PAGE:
Mirza Purić (b. 1979) is a translator and musician. A graduate of the University of Vienna, he has been an Editor-at-Large with Asymptote since 2014.
Who are you and what do you translate?
Out of necessity, I’ll translate whatever will bring home the bacon, but what I am is a literary translator. When I set out years ago I worked on fiction almost exclusively. These days I mostly do poetry, I don’t know how that happened. I also play obnoxious music on a bastard instrument which is neither a bass nor a guitar. I’m not sure if this answers the first question.
Describe your current/most recent project. Why is it cool? What should we know about it?
I’m working on a selection of poems by Yusef Komunyakaa, who is one of my favourite poets. There’s this sad cliché that says you can’t write about music just like you can’t dance about sculpture, or something to that effect. Whoever came up with that nugget of brilliance has obviously never read Komunyakaa. Apart from that, I try to make myself available to young, up-and-coming authors, people who swim against the tide and/or operate outside of the mainstream, so I’m always on stand-by for Sarajevo Writer’s Workshop, a group of promising young writers and poets founded by the American writer Stacy Mattingly (check out her essay on a project she led for the University of Iowa’s International Writing Program). As Asymptote’s editor-at-large I constantly snoop about for new talent. This country being what it is, a lot of gifted people don’t have a platform. Asymptote provides one, and I do what I can to help these people hop on it.
What author would you like to see more popular/translated in the first place?
The magnificent, incomparable Michael Köhlmeier. I translated a novella of his a few years ago and had the pleasure of doing a reading with him when it came out. He is criminally underrated internationally. Peter Carey needs to be available in every language that has a script. Julian Gough is hilarious, but there’s more to his writing than humour, and he ought to be published and read worldwide. Jack Shanik, the comedian, has got at least two brilliant manuscripts that someone should publish pronto. I could go on all day.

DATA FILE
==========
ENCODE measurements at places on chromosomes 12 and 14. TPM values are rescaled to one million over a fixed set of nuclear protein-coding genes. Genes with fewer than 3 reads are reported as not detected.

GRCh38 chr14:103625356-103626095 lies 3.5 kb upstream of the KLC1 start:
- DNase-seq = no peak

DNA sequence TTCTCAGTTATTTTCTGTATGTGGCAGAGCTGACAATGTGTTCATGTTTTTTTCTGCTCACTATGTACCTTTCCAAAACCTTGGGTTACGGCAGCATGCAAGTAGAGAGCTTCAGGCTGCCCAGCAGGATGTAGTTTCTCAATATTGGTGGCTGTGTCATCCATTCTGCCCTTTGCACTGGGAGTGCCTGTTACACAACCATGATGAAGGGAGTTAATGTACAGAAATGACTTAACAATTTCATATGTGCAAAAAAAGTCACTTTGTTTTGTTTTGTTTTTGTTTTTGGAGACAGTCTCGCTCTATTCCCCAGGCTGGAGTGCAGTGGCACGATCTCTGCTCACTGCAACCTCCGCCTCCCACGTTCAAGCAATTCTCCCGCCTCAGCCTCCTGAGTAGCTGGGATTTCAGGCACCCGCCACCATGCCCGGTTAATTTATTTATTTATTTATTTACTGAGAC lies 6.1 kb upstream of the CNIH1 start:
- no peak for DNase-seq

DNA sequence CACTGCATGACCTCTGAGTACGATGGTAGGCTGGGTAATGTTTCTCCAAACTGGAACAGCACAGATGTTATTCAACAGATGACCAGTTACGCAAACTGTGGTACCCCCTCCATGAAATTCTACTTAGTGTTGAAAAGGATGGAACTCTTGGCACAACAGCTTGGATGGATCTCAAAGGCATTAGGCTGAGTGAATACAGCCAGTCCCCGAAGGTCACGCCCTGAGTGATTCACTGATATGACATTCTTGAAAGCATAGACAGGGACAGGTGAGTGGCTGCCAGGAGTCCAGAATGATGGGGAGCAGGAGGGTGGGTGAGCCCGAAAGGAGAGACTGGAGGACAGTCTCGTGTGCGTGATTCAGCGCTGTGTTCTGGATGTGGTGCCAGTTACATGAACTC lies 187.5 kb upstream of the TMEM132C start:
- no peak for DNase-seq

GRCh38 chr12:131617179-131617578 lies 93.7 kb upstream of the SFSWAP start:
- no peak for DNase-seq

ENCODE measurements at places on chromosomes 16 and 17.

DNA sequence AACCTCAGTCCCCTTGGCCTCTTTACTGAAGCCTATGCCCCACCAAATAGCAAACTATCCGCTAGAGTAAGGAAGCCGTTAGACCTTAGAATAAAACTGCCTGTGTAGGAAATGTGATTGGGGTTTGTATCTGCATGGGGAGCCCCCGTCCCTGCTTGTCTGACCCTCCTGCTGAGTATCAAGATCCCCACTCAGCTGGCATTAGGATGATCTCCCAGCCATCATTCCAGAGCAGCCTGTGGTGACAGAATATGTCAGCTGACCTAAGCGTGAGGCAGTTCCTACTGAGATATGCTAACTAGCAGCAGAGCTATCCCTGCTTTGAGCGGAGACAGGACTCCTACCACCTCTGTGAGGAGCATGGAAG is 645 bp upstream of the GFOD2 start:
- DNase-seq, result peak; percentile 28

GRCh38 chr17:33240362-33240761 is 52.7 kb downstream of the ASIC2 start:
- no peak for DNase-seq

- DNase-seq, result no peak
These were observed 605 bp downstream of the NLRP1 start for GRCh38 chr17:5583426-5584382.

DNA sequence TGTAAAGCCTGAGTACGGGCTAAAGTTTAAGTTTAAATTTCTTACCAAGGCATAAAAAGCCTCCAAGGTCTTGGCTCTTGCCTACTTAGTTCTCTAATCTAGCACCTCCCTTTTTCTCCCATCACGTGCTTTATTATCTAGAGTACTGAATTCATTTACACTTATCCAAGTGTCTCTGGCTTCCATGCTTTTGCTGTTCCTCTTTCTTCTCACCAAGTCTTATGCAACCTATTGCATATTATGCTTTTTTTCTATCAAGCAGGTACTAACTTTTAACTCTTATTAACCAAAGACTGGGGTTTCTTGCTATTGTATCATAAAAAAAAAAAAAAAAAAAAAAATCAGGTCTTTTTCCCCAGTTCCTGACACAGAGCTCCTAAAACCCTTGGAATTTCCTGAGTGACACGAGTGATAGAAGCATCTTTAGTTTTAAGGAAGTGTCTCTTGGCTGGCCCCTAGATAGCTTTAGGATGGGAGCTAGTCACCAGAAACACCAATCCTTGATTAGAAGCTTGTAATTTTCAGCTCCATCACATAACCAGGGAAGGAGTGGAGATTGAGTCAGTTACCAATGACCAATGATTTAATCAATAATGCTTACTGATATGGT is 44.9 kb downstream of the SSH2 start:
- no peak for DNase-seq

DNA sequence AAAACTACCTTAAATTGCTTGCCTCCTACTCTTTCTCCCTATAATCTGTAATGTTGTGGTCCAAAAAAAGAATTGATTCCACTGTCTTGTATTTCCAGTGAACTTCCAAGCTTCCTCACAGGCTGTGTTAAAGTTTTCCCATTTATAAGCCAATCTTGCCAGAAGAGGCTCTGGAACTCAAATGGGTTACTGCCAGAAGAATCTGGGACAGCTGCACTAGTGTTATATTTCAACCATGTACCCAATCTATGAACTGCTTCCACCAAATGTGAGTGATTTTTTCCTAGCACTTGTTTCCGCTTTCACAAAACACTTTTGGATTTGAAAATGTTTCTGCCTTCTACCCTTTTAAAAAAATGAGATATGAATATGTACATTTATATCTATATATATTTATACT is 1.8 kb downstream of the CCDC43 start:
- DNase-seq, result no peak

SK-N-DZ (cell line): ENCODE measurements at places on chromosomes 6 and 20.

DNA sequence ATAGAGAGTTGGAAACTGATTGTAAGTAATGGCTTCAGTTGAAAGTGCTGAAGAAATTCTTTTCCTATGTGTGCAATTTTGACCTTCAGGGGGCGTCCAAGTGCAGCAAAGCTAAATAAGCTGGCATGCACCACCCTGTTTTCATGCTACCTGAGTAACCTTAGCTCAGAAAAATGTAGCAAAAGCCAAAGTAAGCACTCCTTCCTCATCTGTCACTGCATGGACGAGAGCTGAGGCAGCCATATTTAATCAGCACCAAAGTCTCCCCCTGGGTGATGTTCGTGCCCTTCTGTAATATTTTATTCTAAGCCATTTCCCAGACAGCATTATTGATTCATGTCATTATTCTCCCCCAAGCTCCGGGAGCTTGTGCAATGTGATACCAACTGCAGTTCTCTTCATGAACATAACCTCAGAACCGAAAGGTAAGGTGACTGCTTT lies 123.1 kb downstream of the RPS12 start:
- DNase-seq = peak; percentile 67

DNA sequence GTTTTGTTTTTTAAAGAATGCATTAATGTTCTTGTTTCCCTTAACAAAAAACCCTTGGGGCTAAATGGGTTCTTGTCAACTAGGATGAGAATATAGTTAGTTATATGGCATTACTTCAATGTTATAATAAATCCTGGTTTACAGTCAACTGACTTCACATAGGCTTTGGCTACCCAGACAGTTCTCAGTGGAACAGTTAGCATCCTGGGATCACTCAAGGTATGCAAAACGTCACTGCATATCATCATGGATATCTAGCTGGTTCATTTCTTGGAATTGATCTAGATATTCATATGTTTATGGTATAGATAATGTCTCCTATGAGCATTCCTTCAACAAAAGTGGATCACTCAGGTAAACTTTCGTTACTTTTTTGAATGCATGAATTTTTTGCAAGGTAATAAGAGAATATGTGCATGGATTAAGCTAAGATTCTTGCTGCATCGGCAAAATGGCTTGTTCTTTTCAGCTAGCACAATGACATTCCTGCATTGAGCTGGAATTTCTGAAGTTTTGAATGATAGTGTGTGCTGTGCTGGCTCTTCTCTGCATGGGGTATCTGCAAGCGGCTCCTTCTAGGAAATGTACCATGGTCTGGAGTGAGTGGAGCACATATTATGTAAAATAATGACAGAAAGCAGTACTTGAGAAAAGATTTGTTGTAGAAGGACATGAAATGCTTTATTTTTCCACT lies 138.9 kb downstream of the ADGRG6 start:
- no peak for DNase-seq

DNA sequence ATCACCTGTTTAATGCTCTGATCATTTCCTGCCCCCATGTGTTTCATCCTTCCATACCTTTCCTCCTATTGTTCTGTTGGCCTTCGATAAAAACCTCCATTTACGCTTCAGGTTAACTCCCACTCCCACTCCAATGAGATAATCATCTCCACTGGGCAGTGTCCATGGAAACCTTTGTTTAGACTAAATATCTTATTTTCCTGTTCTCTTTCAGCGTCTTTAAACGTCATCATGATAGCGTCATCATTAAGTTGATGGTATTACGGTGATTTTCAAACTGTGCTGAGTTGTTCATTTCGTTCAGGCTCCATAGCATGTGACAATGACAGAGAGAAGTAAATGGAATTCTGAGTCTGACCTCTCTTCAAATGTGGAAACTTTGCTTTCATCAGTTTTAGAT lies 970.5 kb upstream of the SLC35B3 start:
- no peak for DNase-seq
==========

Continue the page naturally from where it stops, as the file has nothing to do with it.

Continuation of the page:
How did you know you would become a translator? How *did* you become a translator?
I never made a conscious decision to go into this business, in the sense that I never weighed it against anything else. I grew up with books and languages (and supportive parents – cheers, Mum and Dad!), and somehow it seemed a matter of course that I would end up doing this. I did work very hard to learn the ropes, though. University was immensely useful, although I didn’t actually study translation. I worked an awful lot at uni, publishing as much as I could, trying to hone my chops. Good times, those.
What’s your pet peeve about the translation/literary industry?
Literary-industry-as-such is one thing. Literary-industry-here-in-the-sticks is something I can’t even begin to explain. At any rate, I don’t have a lot of nice things to say. Working on books is great, of course, but the business side of things has never been very pleasant. I believe we need a new, radically different paradigm for literary publishing. We need one for most things, but especially for publishing. I’d like to think that the future belongs to CIC presses like And Other Stories.
What are you reading right now?
I’m reading Bojan Krivokapić‘s collection of short stories, the title of which translates as something along the lines of Run, Lilith, Demons Trip and Stumble, and Destrudo, an unpublished novel by Igor Banjac, a poet and novelist from Sarajevo. Good stuff. A friend has recently praised No One Belongs Here More than You by Miranda July, who I’ve never read before, so that’s next.
Where do you go for inspiration—translation, literary, or otherwise?
When I get stuck with a translation, I schedule a band practice. Conversely, when writing music isn’t going too well I hit the books. I’m immensely privileged to have two important creative pursuits in my life that feed off each other. I’m not a great believer in inspiration, though. Translation is a rational activity, there’s no voodoo to it, which is not to say that it’s not artistic. At any rate I find it infinitely easier to work when I’m at least halfway happy, so I try to do things which make me happy whenever I can.
If you weren’t a translator, what would you be?
I’d probably be a full-time musician and sound engineer, but I can’t really imagine not being a translator. I’ve cooked professionally before and I can see myself doing it again when I’m too old for the stage.
What advice do you have for aspiring translators?
I’m not entirely sure that I’ve earned the right to dispense professional advice at the tender age of 35, but here goes. First, read Venuti. Practise as much and as often as you can, that’s just common sense. Internalise your languages, live (in) them. If you can’t translate into, you probably shouldn’t translate from. Try to be accurate. When you can’t be accurate without writing something crass, take liberties. No matter who hired you, you work for the people in the story, and you answer to them. Don’t work for peanuts, ever. Do work pro bono if there’s no money to be made by anyone and you like the project. Always remember that human civilisation was built on what you’re trying to do—demand recognition. For trying, if nothing else.
What should every young translator be able to do?
Afford health insurance.
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